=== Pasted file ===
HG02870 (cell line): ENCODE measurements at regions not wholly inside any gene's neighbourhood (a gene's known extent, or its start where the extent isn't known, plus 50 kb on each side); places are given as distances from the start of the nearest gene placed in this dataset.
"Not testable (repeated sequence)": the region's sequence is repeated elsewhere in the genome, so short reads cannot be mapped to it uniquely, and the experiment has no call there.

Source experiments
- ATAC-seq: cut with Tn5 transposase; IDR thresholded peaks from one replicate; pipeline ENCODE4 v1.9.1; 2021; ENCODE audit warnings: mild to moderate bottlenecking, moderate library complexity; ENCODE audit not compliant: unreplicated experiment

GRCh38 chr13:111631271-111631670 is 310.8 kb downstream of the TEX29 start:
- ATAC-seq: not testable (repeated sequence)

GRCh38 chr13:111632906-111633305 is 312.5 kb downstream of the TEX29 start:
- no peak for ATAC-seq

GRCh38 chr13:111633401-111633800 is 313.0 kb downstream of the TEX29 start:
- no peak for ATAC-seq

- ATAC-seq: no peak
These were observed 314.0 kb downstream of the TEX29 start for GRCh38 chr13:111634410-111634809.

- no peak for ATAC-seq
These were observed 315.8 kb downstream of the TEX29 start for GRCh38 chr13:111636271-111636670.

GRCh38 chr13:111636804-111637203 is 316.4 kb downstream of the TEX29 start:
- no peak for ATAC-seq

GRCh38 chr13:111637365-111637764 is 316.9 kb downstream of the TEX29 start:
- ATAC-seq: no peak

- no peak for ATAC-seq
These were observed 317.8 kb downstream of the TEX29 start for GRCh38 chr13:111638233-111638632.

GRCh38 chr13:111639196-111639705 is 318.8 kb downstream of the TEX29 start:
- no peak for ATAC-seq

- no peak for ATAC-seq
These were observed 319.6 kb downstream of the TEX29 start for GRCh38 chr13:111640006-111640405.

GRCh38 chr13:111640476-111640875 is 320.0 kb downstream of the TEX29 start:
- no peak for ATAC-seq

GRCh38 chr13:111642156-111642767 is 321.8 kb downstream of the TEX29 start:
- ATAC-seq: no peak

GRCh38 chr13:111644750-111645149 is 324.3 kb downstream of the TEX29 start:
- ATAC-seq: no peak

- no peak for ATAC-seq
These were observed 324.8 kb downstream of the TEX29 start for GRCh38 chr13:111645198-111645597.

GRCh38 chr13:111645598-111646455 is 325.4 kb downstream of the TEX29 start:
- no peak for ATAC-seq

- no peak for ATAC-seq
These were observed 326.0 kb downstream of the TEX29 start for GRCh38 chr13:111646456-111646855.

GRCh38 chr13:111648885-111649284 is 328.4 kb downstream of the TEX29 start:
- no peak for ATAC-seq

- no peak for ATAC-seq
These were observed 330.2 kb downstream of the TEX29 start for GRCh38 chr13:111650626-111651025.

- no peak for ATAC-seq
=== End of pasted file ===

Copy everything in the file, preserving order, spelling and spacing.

HG02870 (cell line): ENCODE measurements at regions not wholly inside any gene's neighbourhood (a gene's known extent, or its start where the extent isn't known, plus 50 kb on each side); places are given as distances from the start of the nearest gene placed in this dataset.
"Not testable (repeated sequence)": the region's sequence is repeated elsewhere in the genome, so short reads cannot be mapped to it uniquely, and the experiment has no call there.

Source experiments
- ATAC-seq: cut with Tn5 transposase; IDR thresholded peaks from one replicate; pipeline ENCODE4 v1.9.1; 2021; ENCODE audit warnings: mild to moderate bottlenecking, moderate library complexity; ENCODE audit not compliant: unreplicated experiment

GRCh38 chr13:111631271-111631670 is 310.8 kb downstream of the TEX29 start:
- ATAC-seq: not testable (repeated sequence)

GRCh38 chr13:111632906-111633305 is 312.5 kb downstream of the TEX29 start:
- no peak for ATAC-seq

GRCh38 chr13:111633401-111633800 is 313.0 kb downstream of the TEX29 start:
- no peak for ATAC-seq

- ATAC-seq: no peak
These were observed 314.0 kb downstream of the TEX29 start for GRCh38 chr13:111634410-111634809.

- no peak for ATAC-seq
These were observed 315.8 kb downstream of the TEX29 start for GRCh38 chr13:111636271-111636670.

GRCh38 chr13:111636804-111637203 is 316.4 kb downstream of the TEX29 start:
- no peak for ATAC-seq

GRCh38 chr13:111637365-111637764 is 316.9 kb downstream of the TEX29 start:
- ATAC-seq: no peak

- no peak for ATAC-seq
These were observed 317.8 kb downstream of the TEX29 start for GRCh38 chr13:111638233-111638632.

GRCh38 chr13:111639196-111639705 is 318.8 kb downstream of the TEX29 start:
- no peak for ATAC-seq

- no peak for ATAC-seq
These were observed 319.6 kb downstream of the TEX29 start for GRCh38 chr13:111640006-111640405.

GRCh38 chr13:111640476-111640875 is 320.0 kb downstream of the TEX29 start:
- no peak for ATAC-seq

GRCh38 chr13:111642156-111642767 is 321.8 kb downstream of the TEX29 start:
- ATAC-seq: no peak

GRCh38 chr13:111644750-111645149 is 324.3 kb downstream of the TEX29 start:
- ATAC-seq: no peak

- no peak for ATAC-seq
These were observed 324.8 kb downstream of the TEX29 start for GRCh38 chr13:111645198-111645597.

GRCh38 chr13:111645598-111646455 is 325.4 kb downstream of the TEX29 start:
- no peak for ATAC-seq

- no peak for ATAC-seq
These were observed 326.0 kb downstream of the TEX29 start for GRCh38 chr13:111646456-111646855.

GRCh38 chr13:111648885-111649284 is 328.4 kb downstream of the TEX29 start:
- no peak for ATAC-seq

- no peak for ATAC-seq
These were observed 330.2 kb downstream of the TEX29 start for GRCh38 chr13:111650626-111651025.

- no peak for ATAC-seq